Monday, September 20, 2021

There is light at the end of the load shedding tunnel, thanks to Philips

Just when Batswana were wondering how they were going to cope with the anticipated electricity load shedding, Philips together with Electrical Components’ new innovations are providing light at the end of the dark tunnel.

The two companies recently launched a raft of cost effective renewable energy lighting systems, which provide high quality light with very little environment impact. Their portfolio of solar products include the solar home light system, solar rechargeable portable lanterns, reading light, back-up lights, torches and the world’s first solar powered LED floodlighting system which will enable users to work and play at night. The launch, which took place at Gaborone Sun, is part of the Philips Cairo to Cape road show which aims to raise awareness for exciting new developments in lighting.

The new system will enable communities in developing and developed markets to participate in social, educational, cultural commercial activities after sunset, including the world’s most popular sport, football. This energy-efficient LED lighting technology can illuminate areas up to 40x20m with bright white light. The system is also highly sustainable, with a rugged design able to withstand the extreme rigors of life in some of the more challenging and remote terrains in the world. The system can also be used for non-sporting activities in locations without access to an electricity grid, such as evening classes in remote villages, shops or outdoor markets.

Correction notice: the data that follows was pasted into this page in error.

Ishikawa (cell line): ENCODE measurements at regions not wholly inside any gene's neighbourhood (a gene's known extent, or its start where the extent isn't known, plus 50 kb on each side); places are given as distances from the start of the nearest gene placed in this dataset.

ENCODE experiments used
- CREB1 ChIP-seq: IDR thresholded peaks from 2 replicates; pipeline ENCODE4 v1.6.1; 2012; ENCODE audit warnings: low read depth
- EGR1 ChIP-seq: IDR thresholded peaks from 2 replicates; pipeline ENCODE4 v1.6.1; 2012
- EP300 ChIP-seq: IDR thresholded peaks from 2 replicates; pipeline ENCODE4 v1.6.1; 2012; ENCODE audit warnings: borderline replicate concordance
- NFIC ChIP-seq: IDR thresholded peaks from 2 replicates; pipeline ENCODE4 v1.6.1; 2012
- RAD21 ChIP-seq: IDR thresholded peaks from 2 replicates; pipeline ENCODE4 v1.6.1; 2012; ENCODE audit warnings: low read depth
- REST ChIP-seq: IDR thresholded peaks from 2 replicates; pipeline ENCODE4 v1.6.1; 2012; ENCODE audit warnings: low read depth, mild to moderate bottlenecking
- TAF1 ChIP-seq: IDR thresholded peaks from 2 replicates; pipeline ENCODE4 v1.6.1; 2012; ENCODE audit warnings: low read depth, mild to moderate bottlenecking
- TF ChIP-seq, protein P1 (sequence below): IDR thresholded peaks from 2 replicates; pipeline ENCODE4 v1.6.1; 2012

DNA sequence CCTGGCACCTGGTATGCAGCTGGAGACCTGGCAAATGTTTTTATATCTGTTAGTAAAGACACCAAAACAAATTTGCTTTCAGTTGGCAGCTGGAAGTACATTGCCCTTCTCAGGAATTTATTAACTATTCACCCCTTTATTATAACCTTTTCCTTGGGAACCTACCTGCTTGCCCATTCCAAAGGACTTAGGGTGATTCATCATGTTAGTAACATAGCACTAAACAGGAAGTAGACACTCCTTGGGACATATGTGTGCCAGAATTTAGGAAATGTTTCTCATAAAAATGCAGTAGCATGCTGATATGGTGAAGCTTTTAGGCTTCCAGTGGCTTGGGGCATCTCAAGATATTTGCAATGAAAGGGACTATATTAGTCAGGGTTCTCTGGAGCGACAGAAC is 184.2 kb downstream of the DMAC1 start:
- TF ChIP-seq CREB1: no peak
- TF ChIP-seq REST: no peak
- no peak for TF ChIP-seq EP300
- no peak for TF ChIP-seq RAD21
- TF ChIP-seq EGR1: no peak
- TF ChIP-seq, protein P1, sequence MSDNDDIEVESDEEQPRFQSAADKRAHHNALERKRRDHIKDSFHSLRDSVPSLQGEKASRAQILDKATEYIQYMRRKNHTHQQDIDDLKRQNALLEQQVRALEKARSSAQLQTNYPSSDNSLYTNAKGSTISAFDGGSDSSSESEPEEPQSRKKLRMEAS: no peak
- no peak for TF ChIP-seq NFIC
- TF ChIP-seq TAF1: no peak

Speaking at the launch, the Philips Marketing and Business Development Director for Africa, Guido Peters, described these new developments as part of Philips commitment both to developing sustainable lighting solutions for Africa and also aimed to simply enhance life with light.
“LED lighting can change Africa in many ways,” he said, “and this latest innovation will help people to have access to simple and sustainable solutions to build the future.”

The quality of the light is similar to that of good quality white street-light, allowing visual details and colour to be seen clearly. Batteries and solar panels are the other key components of the system and it can be run for two evenings of four hours each before needing a recharge and is expected to have a lifetime of five years. The system can be set up permanently, partially or fully dismantled after use and kept in-door.

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